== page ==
I first jumped income brackets from being a college student to working in consulting. Consulting is great because not only do you make a lot of money but you travel so much that all your lifestyle expenses are pretty much paid for. My lifestyle didn't really change that much though. I just went from living with a roommate to living in a studio and I saved a ton of money. I jumped brackets again when I began working at my startup. I make less now than I did my last year of consulting.
Do you talk to your peers and family about money?
I talk to other startup people and my wife, because they are familiar with the startup lifestyle. I don’t talk to my family and consulting friends because if I express any concern about my financials, they'll just question what I’ve done with my career.
Do you splurge on anything? If so, what was the last splurge and how much was it?
I don't splurge on anything now but my wife and I went to Europe the year before she became pregnant with our child. It was an amazing trip! We rented a car, slept in B&Bs, drove around Europe, the works. We probably spent $5000 - $6000 total for the trip.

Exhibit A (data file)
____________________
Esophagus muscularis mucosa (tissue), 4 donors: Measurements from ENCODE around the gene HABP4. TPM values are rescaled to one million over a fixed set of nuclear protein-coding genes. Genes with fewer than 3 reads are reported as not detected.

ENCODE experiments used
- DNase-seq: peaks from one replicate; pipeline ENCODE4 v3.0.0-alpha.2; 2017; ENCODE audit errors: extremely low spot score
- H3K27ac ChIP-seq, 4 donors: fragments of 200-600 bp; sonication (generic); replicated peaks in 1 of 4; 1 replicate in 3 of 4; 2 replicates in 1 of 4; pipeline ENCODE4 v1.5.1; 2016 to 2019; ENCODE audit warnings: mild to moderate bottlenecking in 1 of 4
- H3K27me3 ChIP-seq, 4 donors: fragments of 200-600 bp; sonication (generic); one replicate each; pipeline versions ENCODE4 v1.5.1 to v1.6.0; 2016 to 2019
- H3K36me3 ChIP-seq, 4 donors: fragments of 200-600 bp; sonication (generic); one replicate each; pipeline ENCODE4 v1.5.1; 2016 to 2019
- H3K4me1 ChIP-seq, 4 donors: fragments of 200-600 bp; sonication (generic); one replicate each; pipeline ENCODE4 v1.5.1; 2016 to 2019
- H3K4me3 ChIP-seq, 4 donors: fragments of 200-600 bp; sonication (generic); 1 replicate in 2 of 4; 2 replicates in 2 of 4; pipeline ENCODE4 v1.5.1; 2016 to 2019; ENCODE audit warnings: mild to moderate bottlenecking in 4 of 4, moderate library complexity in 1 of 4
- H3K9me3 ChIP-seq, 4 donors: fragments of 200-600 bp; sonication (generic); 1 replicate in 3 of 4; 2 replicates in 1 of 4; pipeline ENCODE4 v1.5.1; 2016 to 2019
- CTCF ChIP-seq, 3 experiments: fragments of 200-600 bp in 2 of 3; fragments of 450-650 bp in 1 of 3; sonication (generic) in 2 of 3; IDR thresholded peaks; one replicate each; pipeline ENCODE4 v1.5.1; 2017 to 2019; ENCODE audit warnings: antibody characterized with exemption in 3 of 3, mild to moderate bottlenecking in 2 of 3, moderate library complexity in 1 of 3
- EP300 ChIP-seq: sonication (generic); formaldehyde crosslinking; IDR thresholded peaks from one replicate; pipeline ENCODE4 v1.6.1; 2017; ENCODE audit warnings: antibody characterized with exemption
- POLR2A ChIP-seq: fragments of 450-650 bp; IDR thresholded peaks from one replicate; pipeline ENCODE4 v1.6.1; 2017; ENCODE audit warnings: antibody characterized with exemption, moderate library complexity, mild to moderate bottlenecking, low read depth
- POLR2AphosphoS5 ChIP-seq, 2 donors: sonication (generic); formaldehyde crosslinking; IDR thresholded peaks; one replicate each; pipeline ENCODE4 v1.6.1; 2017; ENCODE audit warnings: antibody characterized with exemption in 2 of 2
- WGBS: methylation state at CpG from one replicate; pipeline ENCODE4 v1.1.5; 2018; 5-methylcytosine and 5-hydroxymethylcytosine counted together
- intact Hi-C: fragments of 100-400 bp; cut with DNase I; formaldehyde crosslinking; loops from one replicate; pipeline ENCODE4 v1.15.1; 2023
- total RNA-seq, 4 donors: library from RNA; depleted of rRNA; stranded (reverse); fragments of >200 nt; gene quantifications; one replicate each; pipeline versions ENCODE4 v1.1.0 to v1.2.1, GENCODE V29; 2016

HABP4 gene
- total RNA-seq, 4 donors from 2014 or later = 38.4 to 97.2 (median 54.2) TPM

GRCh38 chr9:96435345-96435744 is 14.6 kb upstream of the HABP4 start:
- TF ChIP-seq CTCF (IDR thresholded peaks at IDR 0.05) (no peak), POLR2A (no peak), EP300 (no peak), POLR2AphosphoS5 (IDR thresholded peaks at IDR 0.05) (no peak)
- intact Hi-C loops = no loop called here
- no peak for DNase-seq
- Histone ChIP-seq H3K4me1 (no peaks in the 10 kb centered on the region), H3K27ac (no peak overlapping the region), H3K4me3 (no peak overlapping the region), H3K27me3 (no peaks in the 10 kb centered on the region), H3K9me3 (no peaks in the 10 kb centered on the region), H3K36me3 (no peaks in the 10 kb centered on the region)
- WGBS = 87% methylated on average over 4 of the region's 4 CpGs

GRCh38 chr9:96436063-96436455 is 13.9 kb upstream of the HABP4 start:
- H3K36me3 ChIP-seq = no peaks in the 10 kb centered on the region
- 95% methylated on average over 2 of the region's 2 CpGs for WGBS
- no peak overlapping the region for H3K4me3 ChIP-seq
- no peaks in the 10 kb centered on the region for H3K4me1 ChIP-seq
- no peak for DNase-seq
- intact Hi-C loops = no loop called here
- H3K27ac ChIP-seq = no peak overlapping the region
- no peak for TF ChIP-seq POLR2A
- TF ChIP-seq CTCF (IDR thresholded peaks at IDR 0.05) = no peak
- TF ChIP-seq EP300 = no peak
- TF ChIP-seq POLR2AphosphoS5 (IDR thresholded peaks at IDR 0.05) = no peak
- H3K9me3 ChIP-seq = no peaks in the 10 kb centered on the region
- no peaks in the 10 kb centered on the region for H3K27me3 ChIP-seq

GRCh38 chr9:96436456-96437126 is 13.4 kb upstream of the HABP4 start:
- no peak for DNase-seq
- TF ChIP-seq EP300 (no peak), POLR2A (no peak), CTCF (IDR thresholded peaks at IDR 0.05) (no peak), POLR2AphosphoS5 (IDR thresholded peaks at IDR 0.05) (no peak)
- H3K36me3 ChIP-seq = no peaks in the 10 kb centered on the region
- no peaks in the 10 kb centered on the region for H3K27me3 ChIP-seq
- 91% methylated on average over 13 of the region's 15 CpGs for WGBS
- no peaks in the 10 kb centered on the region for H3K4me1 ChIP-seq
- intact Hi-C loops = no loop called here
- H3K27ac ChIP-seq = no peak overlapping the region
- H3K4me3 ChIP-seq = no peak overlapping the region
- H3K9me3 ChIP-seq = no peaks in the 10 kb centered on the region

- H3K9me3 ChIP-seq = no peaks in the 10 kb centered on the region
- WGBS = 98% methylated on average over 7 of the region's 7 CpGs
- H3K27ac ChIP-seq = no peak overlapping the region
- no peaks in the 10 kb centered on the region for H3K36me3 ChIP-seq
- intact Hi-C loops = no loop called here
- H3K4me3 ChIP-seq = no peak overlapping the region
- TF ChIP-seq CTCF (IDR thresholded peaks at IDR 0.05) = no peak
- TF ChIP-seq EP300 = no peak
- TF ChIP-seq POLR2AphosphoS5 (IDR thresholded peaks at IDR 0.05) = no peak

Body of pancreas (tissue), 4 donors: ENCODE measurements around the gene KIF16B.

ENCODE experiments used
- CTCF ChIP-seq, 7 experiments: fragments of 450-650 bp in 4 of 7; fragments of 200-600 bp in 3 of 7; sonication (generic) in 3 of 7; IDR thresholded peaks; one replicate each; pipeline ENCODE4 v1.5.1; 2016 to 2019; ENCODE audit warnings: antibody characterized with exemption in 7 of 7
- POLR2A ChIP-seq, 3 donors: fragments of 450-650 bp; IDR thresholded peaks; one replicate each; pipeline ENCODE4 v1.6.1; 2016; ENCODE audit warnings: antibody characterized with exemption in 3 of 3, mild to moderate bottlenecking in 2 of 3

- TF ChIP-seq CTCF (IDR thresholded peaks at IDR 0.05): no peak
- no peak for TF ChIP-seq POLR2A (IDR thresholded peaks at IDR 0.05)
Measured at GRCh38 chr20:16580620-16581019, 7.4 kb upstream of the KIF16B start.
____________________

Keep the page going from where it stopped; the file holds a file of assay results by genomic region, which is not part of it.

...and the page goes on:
Do you have a plan to make more money?
None beyond raising more money for my startup and making it more successful. I continue to get recruiting calls to this day from top companies but I would really like to see my startup through and try my best to make that a success.
What would it take for you to feel like you are completely rich?
I would like to own a house that was completely paid for within a good school district in one of the suburbs just outside where I live.
In terms of money, what was something you did in the past that you could do differently?
During the financial crisis back in 2008, ETFs were low and at the bottom of the market. My co-worker bought a ton and encouraged me to buy some as well but I didn't. He then went on to make a ton of money, and that's something that could have happened to me if I had taken his advice.
What is your strategy for moving forward now in regards to your big goals in life?
Other than working hard at my startup, I don’t really have a plan at a moment. If my wife decides to leave her job to stay with our child full-time, we'll most likely have to move.
What is this?
An anthropological look at how people think about money. Created and edited by Star Li.